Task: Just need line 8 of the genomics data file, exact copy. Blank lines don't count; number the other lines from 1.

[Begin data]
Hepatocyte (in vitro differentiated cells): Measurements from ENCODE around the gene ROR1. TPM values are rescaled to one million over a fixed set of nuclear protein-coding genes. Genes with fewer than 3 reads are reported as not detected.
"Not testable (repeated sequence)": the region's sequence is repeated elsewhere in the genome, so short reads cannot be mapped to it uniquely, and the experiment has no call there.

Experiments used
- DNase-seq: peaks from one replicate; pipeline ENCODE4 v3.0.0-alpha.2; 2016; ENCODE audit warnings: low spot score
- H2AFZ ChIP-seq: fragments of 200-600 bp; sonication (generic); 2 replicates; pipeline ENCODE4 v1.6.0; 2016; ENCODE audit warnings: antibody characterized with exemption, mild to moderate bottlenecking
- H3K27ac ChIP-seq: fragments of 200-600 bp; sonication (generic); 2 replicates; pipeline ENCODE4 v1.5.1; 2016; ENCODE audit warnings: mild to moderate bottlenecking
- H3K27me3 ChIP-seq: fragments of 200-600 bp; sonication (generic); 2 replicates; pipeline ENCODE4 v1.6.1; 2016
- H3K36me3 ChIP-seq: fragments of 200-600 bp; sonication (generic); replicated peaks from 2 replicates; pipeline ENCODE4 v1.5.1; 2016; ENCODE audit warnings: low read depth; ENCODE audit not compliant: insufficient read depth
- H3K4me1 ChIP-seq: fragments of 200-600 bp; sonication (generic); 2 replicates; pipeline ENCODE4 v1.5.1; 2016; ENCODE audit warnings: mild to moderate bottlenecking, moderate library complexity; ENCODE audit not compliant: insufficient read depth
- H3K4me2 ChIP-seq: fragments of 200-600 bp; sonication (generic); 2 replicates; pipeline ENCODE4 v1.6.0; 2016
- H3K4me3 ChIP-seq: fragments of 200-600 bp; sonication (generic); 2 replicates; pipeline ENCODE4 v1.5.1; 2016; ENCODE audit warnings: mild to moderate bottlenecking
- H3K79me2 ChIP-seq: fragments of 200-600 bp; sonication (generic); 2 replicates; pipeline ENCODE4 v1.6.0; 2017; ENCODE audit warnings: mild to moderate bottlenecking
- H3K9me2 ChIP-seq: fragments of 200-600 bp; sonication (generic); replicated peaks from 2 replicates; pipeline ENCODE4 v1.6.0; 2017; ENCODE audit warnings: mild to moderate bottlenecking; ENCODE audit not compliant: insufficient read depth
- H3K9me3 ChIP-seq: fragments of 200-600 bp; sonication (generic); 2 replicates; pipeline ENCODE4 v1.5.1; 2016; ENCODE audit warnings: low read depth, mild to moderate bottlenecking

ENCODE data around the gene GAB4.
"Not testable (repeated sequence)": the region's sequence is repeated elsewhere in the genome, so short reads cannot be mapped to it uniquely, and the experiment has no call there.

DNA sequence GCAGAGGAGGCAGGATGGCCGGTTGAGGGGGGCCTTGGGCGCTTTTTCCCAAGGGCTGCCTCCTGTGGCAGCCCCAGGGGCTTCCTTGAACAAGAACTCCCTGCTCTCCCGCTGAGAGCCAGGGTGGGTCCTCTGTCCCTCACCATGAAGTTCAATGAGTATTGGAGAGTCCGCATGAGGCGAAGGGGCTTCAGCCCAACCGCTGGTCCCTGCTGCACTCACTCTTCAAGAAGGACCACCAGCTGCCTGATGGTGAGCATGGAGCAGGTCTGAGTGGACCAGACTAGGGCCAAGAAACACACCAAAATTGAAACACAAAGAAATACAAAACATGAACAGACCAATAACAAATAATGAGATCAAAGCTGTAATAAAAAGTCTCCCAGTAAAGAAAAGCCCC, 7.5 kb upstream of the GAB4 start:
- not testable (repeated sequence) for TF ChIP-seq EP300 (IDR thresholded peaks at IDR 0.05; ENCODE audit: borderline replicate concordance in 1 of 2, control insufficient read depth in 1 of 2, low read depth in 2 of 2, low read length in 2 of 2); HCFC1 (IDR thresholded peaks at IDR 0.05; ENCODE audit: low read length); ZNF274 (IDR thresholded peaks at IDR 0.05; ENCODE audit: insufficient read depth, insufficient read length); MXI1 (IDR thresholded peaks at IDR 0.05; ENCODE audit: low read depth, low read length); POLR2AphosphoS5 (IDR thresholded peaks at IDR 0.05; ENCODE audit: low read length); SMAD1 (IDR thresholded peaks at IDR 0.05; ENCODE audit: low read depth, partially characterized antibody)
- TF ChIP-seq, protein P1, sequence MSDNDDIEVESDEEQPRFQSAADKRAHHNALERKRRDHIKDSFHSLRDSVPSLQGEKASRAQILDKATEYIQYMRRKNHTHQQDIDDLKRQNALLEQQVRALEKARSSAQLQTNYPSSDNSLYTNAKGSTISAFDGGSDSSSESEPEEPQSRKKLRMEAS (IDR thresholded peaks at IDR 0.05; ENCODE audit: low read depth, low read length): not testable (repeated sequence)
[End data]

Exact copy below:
- H3K36me3 ChIP-seq: fragments of 200-600 bp; sonication (generic); replicated peaks from 2 replicates; pipeline ENCODE4 v1.5.1; 2016; ENCODE audit warnings: low read depth; ENCODE audit not compliant: insufficient read depth